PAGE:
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Writers and Editors (RSS feed)

Retracting Mike Daisey

Ira Glass, host of the popular NPR radio program This American Life, discovered that one of the show's most popular episodes contained numerous fabrications. A second episode, called Retraction (aired 3-12-12), reveals the errors in Mike Daisey's story about visiting Foxconn, which makes iPads and other products for Apple in China. Marketplace's China correspondent Rob Schmitz discovered the fabrications. Here's a transcript of "Retraction". Daisey admits he fabricated parts of the story, but says that's because he's "performing a monologue," not reporting as a journalist.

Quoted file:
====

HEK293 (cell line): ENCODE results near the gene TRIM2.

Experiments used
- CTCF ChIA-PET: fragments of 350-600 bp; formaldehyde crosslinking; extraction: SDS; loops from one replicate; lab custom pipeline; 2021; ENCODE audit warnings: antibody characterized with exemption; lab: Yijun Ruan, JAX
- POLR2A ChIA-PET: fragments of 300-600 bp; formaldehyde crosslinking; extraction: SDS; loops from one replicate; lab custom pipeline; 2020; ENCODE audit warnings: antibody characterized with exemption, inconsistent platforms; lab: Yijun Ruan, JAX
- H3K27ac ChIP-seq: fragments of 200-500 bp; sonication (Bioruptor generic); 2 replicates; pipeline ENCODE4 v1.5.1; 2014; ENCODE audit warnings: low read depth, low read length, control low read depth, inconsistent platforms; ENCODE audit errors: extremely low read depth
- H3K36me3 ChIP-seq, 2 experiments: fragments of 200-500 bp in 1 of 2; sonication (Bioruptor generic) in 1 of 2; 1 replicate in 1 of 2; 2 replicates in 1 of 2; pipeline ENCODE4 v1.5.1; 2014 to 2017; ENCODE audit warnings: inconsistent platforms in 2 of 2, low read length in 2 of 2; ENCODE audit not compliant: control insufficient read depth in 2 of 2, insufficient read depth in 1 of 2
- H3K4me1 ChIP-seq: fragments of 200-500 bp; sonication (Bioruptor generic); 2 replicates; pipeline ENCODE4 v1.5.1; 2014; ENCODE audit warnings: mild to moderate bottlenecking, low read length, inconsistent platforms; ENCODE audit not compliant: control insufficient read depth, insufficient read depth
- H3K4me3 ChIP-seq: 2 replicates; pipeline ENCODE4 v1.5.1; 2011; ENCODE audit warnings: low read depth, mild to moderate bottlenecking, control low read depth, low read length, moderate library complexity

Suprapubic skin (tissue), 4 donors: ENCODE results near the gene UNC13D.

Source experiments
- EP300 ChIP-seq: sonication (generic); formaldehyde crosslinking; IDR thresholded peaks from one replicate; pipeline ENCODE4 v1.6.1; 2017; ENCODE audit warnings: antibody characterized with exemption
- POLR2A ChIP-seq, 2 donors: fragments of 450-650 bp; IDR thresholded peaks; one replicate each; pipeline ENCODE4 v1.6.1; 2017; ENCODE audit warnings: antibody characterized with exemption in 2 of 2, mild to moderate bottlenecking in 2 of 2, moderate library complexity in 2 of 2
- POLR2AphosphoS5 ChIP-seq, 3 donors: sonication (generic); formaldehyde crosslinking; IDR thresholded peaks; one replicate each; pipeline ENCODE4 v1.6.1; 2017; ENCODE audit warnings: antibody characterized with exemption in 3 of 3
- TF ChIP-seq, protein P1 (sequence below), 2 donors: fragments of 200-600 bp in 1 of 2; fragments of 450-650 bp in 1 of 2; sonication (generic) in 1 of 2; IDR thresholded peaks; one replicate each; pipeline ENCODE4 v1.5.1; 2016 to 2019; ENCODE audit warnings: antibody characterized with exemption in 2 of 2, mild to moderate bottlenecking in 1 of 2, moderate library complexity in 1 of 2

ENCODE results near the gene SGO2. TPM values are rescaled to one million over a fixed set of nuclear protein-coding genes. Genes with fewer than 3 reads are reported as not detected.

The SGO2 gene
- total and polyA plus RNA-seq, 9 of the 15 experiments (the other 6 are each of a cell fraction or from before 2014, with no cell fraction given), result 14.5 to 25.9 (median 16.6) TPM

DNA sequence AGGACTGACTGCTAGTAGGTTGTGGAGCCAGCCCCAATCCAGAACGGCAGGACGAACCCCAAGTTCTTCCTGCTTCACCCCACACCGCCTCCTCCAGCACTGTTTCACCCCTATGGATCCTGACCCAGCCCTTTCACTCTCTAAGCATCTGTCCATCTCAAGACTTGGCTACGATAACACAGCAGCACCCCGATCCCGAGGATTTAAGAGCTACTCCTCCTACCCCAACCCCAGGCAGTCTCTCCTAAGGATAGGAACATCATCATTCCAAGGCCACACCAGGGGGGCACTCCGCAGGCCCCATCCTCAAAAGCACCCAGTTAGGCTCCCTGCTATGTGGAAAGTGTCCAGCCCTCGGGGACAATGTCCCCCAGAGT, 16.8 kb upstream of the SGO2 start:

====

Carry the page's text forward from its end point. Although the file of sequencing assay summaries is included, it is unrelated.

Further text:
aisey points out in his own blog post that the essential point--that Apple is ignoring appalling conditions in its Chinese factory--is true. But in a story on Huffington Post, he is quoted as addressing journalists who interviewed him about his Foxconn piece: "In my drive to tell this story and have it be heard, I lost my grounding," he wrote. "Things came out of my mouth that just weren’t true, and over time, I couldn’t even hear the difference myself."

You can still read the transcript of the original episode: Mr. Daisey and the Apple Factory, on the This American Life website.

On Poynter Online, you can read Roy Peter Clark's piece, The Ira Glass Retraction: Half full or half empty? (3-19-12) and Andrew Beaujon's story This American Life retracts Mike Daisey story about Apple factory in China (3-16-12).

You can listen to archived This American Life stories here.
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